Tuesday, April 15, 2008

hams of steel

How do they do that? Run for twenty six miles non-stop? God - it's so impressive I just want to lie down and weep. In these parts, I'm still limping my way through re-learning how to run my piddly little 5ks four times weekly, and even with such a small distance, I find the going is incredibly tough. At the moment I've got to the stage in my training where I run for thirteen minutes, walk fast for two and then repeat, but even that has me feeling like a dung-beetle pushing my vast ball of crap uphill. All too solid the flesh, and none of it exactly feeling like it was built for speed. All of it creaking and groaning and whining -do we have to? aren't we there yet? And the cold and wet weather turning my preferred track through woods and fields at back of our house into a black and sticky mudslide, which means until it dries up, I have to go road-running which feels hideously public, not to mention fume-laden. I'm not a lycra-clad godess, alas, just a middle-aged woman who'd really rather prefer if nobody had to be forced to witness her heaving and gasping round her five ks's like a geriatric grampus. Whatever a grampus might be...Also, tarmac is very unforgiving to the aging underfoot compared to the path I've been enjoying through trees and mud which has been my usual training ground. I use the word 'training' loosely, although I'm going to have to set myself some real training goals before I die of boredom. Actually, I also use the word 'enjoying' loosely ; enjoyment tends to hit me all at once when I'm standing in the shower at the end of a run, although there are moments when there's a serendipitous alignment between the music on my i-pod and the cadence of my running - mind you, the sun has to be in the sign of the Nike and the moon in Diana, and there has to be an 'r' in the month, but when all these conditions are met - yeah, it's enjoyable.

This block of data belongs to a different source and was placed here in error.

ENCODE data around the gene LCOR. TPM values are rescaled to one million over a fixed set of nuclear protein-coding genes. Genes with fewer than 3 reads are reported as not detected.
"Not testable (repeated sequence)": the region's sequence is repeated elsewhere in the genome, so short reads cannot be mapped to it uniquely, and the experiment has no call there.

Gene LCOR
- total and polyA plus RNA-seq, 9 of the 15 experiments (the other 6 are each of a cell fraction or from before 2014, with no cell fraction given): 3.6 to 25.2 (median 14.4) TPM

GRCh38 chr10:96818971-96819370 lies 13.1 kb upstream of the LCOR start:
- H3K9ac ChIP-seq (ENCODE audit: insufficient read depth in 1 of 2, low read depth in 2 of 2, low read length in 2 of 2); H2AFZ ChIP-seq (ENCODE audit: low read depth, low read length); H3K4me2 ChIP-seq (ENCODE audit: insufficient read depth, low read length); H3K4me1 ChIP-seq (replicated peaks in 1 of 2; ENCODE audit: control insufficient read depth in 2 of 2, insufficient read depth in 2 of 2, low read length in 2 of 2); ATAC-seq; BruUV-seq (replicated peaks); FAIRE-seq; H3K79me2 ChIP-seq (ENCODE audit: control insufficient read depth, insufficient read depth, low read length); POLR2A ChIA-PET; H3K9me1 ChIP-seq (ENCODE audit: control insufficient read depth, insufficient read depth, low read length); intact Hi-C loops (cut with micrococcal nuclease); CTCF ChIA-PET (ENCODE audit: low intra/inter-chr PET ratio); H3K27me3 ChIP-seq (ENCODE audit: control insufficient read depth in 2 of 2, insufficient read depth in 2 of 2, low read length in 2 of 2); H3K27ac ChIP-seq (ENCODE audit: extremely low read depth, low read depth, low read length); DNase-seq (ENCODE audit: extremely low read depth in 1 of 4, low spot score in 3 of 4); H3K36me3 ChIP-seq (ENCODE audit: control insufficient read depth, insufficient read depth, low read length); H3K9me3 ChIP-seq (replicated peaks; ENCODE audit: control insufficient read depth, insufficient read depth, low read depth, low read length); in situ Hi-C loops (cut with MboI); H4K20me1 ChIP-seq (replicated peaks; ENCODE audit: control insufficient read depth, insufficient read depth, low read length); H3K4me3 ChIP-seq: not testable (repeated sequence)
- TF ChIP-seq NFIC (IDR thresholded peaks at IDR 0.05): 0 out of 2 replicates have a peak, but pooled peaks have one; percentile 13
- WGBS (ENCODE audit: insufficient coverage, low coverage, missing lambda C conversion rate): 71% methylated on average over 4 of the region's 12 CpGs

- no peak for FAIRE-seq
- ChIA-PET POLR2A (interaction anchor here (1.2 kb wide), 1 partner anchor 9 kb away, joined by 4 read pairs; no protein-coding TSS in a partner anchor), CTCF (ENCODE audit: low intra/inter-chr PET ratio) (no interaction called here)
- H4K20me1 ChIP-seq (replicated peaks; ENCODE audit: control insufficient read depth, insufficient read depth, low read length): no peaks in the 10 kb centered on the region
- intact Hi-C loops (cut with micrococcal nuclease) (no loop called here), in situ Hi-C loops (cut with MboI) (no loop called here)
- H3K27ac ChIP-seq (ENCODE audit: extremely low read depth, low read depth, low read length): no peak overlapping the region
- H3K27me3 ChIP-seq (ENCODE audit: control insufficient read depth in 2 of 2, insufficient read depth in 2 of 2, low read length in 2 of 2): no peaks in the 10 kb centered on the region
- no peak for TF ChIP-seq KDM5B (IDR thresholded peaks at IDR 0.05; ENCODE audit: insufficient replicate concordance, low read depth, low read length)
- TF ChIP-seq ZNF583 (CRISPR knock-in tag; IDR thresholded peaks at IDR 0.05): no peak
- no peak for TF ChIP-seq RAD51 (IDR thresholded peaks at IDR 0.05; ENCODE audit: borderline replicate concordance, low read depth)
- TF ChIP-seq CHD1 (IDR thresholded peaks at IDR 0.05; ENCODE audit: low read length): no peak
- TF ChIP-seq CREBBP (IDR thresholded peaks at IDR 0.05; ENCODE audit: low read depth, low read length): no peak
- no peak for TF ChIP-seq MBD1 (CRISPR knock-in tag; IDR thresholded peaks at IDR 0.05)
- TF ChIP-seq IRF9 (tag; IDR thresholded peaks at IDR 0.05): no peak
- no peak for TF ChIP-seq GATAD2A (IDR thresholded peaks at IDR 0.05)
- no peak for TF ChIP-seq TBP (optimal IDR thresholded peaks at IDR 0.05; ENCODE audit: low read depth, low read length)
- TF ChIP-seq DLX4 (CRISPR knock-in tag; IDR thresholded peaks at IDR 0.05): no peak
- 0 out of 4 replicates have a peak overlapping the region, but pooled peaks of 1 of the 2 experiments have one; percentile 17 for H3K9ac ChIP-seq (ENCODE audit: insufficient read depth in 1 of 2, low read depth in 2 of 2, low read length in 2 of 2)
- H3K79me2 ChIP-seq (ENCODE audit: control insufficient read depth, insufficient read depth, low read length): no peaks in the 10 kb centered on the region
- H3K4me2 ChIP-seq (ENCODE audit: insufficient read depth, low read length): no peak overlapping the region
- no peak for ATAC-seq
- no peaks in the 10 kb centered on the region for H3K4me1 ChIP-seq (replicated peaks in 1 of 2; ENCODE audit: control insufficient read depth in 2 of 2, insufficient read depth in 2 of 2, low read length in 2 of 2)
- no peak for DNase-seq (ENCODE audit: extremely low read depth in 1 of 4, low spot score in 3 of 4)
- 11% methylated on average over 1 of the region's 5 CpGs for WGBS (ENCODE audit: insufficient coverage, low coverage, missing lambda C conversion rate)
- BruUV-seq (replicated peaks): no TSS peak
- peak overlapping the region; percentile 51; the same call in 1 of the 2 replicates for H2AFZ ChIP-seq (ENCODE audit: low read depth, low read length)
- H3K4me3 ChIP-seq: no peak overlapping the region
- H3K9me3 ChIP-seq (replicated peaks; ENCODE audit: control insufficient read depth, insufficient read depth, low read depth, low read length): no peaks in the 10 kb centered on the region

But those brave marathon runners, all 35,000 of them; there's something about the London marathon that brings me almost to tears. This year they ran in rain, hail and very occasional spells of wintry sunshine. To my relief, I saw that some of the runners do actually slow to a walk, but most of them keep pounding the tarmac, step by hard-won step. So to all of them, the walkers, the runners, the fast and the slow and the quietly determined in between - respect. I am in awe of your achievements. It was, as always, a joy to watch.

Today, thanks to Michael encouraging me to take some time out for myself, I managed to add on a week to my Shetland trip. YIPPEEEE! This means that I'll have a week to walk the beaches, paint and recharge my batteries and get out there with camera, sketchbook and eyes wide open. Also I'll be able to revisit some of the places I saw last year, and see them in a different and hopefully even more clement season. Uyeasound, Muckle Flugga, Quendale, Ronas Hill...and maybe if I'm feeling suitably brave ( or insanely optimistic), I'll even get into the sea and swim. Woo hoo - bracing, what?

2 comments:

Mel said...

Re: swimming in the sea - Where does brave end and crazy begin?

Debi Gliori said...

I'll get back to you on that one once they chip me out of the ice.